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The entire corona measures of the federal, state and local governments stand and fall with the incidence value. If it is below a threshold value, it can be relaxed, if it exceeds another threshold value, the "emergency brake" must be pulled. It is no longer questioned what this incidence value actually says. That is negligent and foolish, since this size is arbitrary and not suitable to justify such serious interventions in society. Of Jens Berger
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When Corona was a new topic a year ago, politics and epidemiology justified the measures by saying that the health system had to be saved from the impending collapse. "Flatten the curve" was the political mantra at the time. The horror scenarios of the political advisor Drosten (“More than one million additional intensive care patients”) and Meyer-Herrmann (“Hundreds of thousands of intensive care patients within a few months”) did not materialize, however. To date, the health system has never come close to collapsing.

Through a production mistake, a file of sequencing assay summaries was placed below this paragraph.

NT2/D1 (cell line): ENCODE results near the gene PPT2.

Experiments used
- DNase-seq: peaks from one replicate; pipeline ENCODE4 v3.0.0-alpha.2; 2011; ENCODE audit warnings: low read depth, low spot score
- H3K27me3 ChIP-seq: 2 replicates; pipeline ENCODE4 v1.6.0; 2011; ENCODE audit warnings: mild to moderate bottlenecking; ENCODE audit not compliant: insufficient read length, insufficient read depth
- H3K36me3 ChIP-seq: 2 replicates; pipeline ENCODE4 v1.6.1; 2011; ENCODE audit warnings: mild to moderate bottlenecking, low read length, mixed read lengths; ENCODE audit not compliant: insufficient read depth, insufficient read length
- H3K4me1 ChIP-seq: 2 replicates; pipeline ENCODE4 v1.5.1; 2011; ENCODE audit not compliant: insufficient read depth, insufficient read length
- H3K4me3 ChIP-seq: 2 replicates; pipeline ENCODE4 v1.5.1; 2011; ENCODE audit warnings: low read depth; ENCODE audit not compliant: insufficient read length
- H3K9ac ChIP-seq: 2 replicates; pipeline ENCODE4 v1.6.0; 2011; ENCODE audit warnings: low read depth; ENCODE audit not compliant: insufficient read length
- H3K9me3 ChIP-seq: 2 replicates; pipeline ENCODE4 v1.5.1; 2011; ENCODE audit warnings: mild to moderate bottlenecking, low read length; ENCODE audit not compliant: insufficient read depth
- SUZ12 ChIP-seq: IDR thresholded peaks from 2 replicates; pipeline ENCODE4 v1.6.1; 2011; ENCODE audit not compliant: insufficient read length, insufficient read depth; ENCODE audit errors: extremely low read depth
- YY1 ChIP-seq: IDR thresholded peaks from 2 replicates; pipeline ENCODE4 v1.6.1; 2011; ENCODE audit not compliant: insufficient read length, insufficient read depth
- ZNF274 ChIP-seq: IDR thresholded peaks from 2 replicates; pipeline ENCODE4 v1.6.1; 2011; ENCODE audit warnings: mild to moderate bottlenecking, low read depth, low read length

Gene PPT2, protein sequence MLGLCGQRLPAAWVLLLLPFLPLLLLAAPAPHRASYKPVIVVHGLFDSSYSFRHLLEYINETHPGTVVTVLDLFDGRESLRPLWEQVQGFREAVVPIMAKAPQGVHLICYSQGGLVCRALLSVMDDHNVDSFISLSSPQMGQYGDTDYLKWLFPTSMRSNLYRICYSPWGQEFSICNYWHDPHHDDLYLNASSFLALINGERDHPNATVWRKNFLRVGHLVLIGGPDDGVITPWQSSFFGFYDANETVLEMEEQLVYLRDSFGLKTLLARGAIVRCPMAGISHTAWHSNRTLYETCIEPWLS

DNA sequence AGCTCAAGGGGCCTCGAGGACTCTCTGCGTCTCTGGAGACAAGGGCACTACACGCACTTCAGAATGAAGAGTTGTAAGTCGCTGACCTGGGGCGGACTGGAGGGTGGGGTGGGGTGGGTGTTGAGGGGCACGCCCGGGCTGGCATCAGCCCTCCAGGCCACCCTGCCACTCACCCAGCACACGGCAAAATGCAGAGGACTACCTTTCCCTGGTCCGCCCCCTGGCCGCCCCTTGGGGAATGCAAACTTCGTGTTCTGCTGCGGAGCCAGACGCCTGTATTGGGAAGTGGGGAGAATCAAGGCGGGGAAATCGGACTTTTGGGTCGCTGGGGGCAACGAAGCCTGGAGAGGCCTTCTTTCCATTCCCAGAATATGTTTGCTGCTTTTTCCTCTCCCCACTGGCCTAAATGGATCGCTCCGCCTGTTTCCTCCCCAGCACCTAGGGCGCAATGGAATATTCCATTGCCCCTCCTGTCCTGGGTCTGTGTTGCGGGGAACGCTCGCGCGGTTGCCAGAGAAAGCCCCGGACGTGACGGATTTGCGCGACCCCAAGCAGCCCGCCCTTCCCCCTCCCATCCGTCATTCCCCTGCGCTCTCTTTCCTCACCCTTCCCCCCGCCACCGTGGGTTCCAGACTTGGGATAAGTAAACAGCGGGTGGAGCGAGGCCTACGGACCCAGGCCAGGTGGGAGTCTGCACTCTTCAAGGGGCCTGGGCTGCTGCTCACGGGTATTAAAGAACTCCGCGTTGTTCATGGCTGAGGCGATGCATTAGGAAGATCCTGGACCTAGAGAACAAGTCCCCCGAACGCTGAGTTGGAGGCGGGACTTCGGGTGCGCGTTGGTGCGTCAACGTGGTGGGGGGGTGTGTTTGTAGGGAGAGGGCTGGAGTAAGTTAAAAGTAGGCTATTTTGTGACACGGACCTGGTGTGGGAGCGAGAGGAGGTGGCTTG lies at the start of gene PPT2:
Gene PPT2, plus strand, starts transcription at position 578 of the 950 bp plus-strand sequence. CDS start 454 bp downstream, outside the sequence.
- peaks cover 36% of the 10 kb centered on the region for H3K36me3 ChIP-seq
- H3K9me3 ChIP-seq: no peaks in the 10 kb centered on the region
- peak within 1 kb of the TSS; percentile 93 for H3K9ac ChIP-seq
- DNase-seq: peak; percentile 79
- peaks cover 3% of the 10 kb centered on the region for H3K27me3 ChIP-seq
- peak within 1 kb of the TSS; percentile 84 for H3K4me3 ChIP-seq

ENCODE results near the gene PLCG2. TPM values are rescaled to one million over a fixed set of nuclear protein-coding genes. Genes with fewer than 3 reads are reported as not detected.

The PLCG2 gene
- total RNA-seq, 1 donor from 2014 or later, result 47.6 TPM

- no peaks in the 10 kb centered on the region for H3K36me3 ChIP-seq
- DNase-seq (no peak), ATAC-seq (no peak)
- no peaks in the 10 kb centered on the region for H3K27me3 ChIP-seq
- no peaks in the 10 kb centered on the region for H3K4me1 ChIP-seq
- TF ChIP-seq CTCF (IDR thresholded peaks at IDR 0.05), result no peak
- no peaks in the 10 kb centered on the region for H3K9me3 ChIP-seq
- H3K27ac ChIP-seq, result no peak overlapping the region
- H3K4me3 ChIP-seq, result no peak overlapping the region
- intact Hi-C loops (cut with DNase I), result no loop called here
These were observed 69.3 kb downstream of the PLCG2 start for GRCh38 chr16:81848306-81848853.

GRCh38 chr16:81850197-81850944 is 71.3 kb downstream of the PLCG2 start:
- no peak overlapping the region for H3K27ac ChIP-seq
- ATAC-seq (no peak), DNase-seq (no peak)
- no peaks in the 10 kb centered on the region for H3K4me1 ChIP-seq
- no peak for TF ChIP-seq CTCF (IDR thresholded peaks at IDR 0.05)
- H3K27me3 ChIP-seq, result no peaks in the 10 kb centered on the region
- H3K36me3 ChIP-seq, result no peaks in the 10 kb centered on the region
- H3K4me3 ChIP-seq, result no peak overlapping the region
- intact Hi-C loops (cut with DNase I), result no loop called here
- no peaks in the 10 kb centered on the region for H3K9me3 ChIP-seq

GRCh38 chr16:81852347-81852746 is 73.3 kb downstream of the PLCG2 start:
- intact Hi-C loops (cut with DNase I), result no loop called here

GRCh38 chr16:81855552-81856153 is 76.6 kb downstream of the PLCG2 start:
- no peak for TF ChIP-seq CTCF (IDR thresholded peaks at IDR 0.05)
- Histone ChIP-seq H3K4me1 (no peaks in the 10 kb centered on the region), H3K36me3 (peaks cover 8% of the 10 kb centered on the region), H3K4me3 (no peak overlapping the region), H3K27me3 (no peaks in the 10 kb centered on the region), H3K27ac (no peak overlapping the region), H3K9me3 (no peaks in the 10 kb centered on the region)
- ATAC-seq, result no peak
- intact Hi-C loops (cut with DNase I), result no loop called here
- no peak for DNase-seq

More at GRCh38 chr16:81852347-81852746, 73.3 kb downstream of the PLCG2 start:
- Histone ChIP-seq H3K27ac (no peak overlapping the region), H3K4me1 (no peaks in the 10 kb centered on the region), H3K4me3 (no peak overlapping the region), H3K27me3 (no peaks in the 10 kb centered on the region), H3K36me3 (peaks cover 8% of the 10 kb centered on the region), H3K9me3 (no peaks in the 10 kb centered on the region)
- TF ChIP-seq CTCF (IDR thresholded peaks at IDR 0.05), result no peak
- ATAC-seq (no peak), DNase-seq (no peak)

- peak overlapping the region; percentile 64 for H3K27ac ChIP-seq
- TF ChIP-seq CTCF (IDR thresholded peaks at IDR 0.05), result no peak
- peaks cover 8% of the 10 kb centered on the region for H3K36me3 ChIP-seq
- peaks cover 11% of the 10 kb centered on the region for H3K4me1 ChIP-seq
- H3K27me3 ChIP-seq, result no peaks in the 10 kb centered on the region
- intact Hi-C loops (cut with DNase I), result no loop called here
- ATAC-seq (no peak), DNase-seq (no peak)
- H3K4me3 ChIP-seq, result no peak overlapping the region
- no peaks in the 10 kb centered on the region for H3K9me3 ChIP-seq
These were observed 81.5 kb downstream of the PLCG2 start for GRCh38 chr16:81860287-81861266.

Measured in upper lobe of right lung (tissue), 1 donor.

Politics switched. From then on, the motto was "The hammer and the dance" - a model that, by the way, goes back to an IT blogger. There was a lot of hammering and little dancing and after the capacities of the health system were no longer an issue, new "indicators" were needed. The so-called R-value was born, which says nothing other than the growth in the number of infected people - measured by the positive PCR tests carried out. By the summer at the latest, however, this indicator was also unusable, since when the infection rate is low, local clusters such as the one in the Tönnies meat factory can literally explode the R value. And why should a school in Garmisch be closed when the employees of a meat factory in Gütersloh become infected?